This order does not apply to ( 1) seizures by state and local authorities working together with federal authorities in a joint task force; (2) seizures by state and local authorities that are the result of joint federal-state investigations or that are coordinated with federal authorities as part of ongoing federal investigations; or (3) seizures pursuant to federal seizure warrants, obtained from federal courts to take custody of assets originally seized under state law. This Order also does not affect the ability of state and local agencies to pursue the forfeiture of assets pursuant to their respective state laws.

Because Eric Holder is Eric Holder, of course the reversal doesn’t apply to guns and ammo. And we are skeptical of the extent to which local cops may attempt to beg their way into task force partnerships with the Feds, since joint operations are still fair game for seized assets.

But this is definitely a good step.

Arizona will require civics exam as condition for high school graduation

Arizona lawmakers have made the state the first in the U.S. to require a basic understanding of civics in order for students to receive high school diplomas.

New Republican Gov. Doug Ducey signed into law last week a bill making the test mandatory, although the law leaves it up to schools how best to instruct students to prepare to pass it.

In September, Republican State Rep. Steve Montenegro proposed that the state require students to pass the same 100-question civics test the federal government uses to test foreigners who apply for U.S. naturalization.

“Every single student in Arizona and across the United States of America should have basic knowledge and understanding of American government,” Montenegro said at the time.

According to The Arizona Republic, the civics requirement has set a precedent that 17 other states may soon follow. A consultant pushing the legislation in state houses across the country said North Dakota is likely to be the next state to implement the change.

While the law has its critics, it has been well received by others.

Moses Sanchez, a Tempe parent, shared his enthusiasm for the new requirement — one born of personal experience.

“As an immigrant and naturalized citizen, I observed and assisted my parents as they studied for their citizenship test and shared in their pride as they passed it,” he told the Arizona Senate Education Committee. “As a parent, I support this bill.”

While the naturalization process requires a foreign applicant to correctly answer 6 out of 10 questions administered verbally by an immigration official, the Arizona schools version will require students to correctly answer 60 questions out of 100. Students can take the test as early as their 8th grade year, and can retake it until they pass.

‘Free-range’ parents under scrutiny for letting kids walk home from the park

Last month, Danielle and Alexander Meitiv, self-described “free-range” parents of two children — a 10-year-old boy and a 6-year-old girl — had agreed to allow their kids to make the mile-long walk from a nearby park to their Silver Spring, Maryland, home.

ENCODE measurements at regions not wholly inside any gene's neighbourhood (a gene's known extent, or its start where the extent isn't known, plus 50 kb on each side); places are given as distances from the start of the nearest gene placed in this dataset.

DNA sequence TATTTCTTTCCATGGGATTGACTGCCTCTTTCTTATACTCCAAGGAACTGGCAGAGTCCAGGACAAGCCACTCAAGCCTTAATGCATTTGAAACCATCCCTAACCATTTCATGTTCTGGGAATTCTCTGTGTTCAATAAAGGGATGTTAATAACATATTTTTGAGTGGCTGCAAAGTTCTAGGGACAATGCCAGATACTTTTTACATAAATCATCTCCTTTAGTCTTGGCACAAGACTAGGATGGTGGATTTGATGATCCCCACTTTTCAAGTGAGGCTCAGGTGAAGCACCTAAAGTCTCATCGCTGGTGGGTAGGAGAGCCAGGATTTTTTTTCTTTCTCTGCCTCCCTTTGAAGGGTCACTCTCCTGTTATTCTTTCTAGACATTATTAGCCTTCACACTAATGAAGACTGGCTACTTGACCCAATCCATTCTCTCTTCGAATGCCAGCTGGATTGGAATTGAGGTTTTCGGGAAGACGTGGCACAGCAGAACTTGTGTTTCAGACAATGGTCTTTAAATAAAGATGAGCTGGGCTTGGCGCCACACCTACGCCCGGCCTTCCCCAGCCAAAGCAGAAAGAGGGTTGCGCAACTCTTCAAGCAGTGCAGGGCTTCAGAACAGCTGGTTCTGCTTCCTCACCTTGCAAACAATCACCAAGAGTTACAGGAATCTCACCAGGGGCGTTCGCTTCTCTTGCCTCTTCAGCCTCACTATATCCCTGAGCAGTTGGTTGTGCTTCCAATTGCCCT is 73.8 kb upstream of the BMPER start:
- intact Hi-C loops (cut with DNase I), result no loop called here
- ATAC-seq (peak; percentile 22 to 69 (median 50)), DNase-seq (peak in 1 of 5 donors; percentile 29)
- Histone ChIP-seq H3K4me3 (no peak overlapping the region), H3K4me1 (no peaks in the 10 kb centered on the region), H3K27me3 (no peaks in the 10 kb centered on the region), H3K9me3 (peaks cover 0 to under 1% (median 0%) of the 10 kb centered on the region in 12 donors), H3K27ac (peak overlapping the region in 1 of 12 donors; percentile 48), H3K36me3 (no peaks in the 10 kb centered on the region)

Acting on a tip, the cops picked up the kids about midway through their journey. According to The Washington Post, the Meitivs are now under investigation for suspicion of neglect.

The parents told the newspaper they are thoughtful in their parenting style, and that they’ve made a conscientious choice to afford their kids enough mundane independence to allow them to experience both the joys — and the consequences — of a sensible measure of unsupervised activity.

“The world is actually even safer than when I was a child, and I just want to give them the same freedom and independence that I had — basically an old-fashioned childhood,” Danielle Meitiv told the Post. “I think it’s absolutely critical for their development — to learn responsibility, to experience the world, to gain confidence and competency… Parenthood is an exercise in risk management.”

A couple of hours after the cops had deposited the kids back at home, the family received a visit from Montgomery County Child Protective Services (CPS). They asked Alexander, the father, to sign a pledge that the kids wouldn’t be left unsupervised in any way until CPS could “follow up” with the family the following week. He grudgingly agreed after CPS threatened to remove the children from the home.

Since then, CPS representatives have attempted to visit the family at home — and, according to the Post, they’ve been turned away. Danielle explained that allowing the government into her home to assess the merits of her parenting “seemed like such a huge violation of privacy.”

“I think what CPS considered neglect, we felt was an essential part of growing up and maturing,” her husband added.

Poll shows most Americans don’t believe the Obama administration’s sunny spin on employment data

The alternative media isn’t the only corner of society that’s having a hard time seeing an upside in the months-long trend of bipolar BLS employment statistics, which the Obama administration routinely touts for its consistently declining unemployment percentages.

In fact, 3 out of 4 Americans believe the White House just isn’t telling the truth about the number of people who’ve managed to find work and financial stability in the current economy.

“Many Americans — especially Republicans — simply don’t believe the data,” observes YouGov, which released a poll Wednesday reflecting the attitudes of Americans on the economy and personal finances. “Only one in four think (sic) the unemployment figures are accurate. More than half think there are more people unemployed than the Bureau of Labor Statistics figures say there are.”